How do things look at The Windings of Ferson Creek, the wooded subdivision where the emerald ash borer was first confirmed in Illinois six years ago?
Pretty good, thank you.
Yes, the ash trees that were not treated or cut down are dead or dying.
But they were probably only 10 percent of the trees in this Kane County subdivision in unincorporated Campton Township just east of Route 47 and west of St. Charles.
The Windings is a poster child for the mantra of every arborist -- plant a diversity of trees.
Doug and Dorothy Dirks have lived in the Windings since 1998. He was chairman of the homeowners association's environmental committee when the infestation hit.
During a short tour of the 325-acre community of 380 homes, Dirks points out "skeletons" of dead ash trees.
But he has to point them out because the ash trees are often hidden among oak, maple, hickory, elm, walnut, birch, willow, various conifers and many other species. Some ash are a century old, others were later additions, and it's possible the developer planted ash trees on graded areas in the late 1960s when the community was developed.
The neighborhood looks like any wooded area that has dead trees here and there, nothing like a war zone.
The Dirks contracted to have eight ash trees on their property treated as soon as they learned about the scourge, and while a few are obviously under stress, all are still alive, and Doug Dirks expects most to survive.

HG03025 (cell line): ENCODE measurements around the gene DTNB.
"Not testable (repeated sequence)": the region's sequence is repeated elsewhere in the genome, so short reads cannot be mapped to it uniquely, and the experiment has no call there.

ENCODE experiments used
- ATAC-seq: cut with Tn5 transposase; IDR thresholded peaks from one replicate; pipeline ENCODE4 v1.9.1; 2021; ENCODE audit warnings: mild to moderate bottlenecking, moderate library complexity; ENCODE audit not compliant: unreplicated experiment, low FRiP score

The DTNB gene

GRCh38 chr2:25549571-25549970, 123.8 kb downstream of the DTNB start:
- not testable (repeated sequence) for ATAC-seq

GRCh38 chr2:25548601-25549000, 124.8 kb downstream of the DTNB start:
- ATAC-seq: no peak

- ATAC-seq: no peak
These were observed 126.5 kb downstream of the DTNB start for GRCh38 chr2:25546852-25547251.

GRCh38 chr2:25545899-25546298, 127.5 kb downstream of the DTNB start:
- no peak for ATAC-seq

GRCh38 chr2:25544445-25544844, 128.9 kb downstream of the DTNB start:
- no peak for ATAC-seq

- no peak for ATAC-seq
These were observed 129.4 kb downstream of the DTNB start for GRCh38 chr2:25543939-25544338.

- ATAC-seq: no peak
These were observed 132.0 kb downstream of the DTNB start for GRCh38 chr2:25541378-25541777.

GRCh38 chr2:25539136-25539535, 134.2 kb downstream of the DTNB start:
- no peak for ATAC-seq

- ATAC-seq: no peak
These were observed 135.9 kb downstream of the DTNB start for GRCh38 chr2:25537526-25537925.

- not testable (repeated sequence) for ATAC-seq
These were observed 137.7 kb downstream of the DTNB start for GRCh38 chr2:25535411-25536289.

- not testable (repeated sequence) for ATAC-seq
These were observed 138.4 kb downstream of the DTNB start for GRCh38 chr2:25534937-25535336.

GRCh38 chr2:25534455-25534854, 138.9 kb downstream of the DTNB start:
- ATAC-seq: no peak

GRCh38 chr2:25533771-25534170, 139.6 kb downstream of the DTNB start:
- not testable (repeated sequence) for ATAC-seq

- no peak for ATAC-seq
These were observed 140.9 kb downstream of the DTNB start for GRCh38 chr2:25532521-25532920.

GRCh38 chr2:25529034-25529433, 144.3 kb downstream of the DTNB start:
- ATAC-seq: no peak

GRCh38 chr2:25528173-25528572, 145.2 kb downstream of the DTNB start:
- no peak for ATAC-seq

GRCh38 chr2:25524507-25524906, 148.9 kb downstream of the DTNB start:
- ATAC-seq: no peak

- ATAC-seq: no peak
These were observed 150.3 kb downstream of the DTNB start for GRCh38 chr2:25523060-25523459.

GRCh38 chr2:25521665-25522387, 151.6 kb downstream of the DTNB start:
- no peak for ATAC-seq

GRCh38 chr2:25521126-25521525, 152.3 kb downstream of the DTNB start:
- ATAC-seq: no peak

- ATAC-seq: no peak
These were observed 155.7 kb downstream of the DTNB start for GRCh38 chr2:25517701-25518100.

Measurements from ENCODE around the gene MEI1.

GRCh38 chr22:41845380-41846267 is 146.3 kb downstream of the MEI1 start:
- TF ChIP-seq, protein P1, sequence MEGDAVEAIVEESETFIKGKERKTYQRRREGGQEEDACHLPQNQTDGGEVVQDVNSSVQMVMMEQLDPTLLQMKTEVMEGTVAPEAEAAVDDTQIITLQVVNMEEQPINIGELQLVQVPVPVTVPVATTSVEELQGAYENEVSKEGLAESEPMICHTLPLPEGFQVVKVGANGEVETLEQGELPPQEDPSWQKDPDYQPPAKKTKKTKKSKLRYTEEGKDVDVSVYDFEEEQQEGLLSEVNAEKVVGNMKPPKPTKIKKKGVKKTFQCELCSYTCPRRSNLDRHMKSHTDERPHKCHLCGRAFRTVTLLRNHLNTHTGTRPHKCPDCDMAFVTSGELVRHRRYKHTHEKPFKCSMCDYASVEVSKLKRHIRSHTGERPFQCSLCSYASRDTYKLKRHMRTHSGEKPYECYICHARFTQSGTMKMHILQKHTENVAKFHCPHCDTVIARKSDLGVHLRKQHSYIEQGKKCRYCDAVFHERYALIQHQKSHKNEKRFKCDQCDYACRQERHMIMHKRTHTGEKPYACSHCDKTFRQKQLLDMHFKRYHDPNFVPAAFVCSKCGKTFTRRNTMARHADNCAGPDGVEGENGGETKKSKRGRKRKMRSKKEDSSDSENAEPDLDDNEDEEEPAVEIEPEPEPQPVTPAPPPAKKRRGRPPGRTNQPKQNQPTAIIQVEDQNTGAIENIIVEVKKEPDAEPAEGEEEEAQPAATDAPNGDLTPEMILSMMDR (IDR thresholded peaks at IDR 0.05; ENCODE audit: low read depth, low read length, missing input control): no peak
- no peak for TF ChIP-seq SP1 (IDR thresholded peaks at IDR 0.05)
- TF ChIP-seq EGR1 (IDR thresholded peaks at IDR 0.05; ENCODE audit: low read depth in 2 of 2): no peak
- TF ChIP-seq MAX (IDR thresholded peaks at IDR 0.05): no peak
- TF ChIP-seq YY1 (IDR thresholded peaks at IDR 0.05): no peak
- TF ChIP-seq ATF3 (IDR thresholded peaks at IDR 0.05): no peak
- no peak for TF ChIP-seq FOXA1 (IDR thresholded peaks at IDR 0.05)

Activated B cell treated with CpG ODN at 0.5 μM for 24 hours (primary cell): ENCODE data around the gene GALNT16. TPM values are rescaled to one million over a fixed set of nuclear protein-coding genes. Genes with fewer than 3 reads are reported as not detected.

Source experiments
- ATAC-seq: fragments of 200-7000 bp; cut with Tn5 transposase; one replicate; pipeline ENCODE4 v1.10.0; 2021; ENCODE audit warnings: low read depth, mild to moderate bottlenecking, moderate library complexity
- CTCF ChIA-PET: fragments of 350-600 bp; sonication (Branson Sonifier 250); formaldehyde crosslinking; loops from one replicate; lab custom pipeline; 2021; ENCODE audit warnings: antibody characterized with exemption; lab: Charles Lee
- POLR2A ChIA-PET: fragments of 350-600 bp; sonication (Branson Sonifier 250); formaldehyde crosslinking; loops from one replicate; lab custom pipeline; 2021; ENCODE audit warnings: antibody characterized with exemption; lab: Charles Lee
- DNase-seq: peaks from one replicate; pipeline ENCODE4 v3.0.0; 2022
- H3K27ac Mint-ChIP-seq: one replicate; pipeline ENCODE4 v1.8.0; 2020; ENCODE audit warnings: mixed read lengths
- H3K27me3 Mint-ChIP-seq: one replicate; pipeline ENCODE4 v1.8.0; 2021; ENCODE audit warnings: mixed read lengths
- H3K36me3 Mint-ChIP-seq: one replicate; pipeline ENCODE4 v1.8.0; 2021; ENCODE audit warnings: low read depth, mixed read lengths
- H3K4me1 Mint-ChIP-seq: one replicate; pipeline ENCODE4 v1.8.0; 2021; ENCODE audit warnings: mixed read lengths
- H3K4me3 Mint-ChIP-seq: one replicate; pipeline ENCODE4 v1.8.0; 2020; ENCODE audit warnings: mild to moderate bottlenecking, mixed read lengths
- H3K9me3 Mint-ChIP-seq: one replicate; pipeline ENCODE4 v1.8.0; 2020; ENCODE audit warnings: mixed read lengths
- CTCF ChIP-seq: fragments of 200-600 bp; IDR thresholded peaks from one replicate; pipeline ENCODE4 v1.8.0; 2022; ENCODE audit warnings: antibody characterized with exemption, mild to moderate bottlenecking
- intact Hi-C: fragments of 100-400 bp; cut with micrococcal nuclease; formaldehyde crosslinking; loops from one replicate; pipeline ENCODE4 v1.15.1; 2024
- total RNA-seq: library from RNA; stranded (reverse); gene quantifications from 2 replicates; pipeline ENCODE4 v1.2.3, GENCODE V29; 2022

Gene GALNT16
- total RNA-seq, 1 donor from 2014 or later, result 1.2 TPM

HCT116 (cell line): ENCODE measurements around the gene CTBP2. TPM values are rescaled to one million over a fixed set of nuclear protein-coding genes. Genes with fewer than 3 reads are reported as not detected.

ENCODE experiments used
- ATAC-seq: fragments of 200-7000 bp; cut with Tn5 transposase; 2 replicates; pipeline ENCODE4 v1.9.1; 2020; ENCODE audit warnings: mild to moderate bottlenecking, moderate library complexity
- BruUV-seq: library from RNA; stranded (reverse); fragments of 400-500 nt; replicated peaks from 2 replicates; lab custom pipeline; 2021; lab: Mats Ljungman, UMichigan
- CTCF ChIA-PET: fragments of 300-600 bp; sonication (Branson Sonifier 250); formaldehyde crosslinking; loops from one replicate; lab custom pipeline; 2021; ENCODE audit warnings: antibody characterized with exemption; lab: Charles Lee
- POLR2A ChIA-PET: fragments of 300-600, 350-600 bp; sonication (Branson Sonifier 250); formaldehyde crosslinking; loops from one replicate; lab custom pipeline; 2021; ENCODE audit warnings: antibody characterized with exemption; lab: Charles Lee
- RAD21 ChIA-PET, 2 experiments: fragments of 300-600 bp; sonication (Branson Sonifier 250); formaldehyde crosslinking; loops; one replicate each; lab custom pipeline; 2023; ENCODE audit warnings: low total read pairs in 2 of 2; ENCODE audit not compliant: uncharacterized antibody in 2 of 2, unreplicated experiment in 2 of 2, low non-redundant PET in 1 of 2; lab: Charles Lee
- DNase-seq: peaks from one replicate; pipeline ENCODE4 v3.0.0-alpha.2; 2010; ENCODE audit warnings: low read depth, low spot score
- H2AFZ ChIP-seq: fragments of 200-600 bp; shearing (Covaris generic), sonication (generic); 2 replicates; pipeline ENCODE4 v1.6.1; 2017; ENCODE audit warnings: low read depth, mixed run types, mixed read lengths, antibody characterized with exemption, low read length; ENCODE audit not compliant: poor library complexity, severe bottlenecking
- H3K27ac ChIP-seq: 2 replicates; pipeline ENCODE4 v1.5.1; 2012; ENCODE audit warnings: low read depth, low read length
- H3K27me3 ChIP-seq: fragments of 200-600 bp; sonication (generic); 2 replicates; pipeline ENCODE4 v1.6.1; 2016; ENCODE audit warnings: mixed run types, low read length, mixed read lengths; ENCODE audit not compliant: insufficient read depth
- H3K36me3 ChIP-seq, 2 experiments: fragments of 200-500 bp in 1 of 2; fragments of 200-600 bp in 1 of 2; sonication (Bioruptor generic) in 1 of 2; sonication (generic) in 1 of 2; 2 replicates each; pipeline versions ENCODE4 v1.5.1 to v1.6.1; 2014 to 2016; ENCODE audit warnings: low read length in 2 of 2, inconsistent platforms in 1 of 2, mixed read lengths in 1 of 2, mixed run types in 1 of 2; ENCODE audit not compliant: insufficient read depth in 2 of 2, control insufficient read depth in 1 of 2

"We used to hear woodpeckers in our front yard, and we don't any more," he said. Woodpeckers eating emerald ash borer larvae is often the first sign homeowners have of infestation.
The events of 2006 made Dirks -- whose large back yard is so wooded he has no idea how many trees are there -- aware of trees as living things that need care just as flowers and lawns do.
At first government officials thought the scourge was isolated and could be contained by cutting down trees.
They even found federal funds to remove 160 trees from the Windings and nearby areas.
They soon learned, however, that the little bug was already active in many suburbs.
"I'm not worried about losing our forest because we have diversity," said Dirks. "Diversity has saved the Windings. It's a lesson for a lot of agriculture, too, such as Illinois where we grow so much corn and soybeans."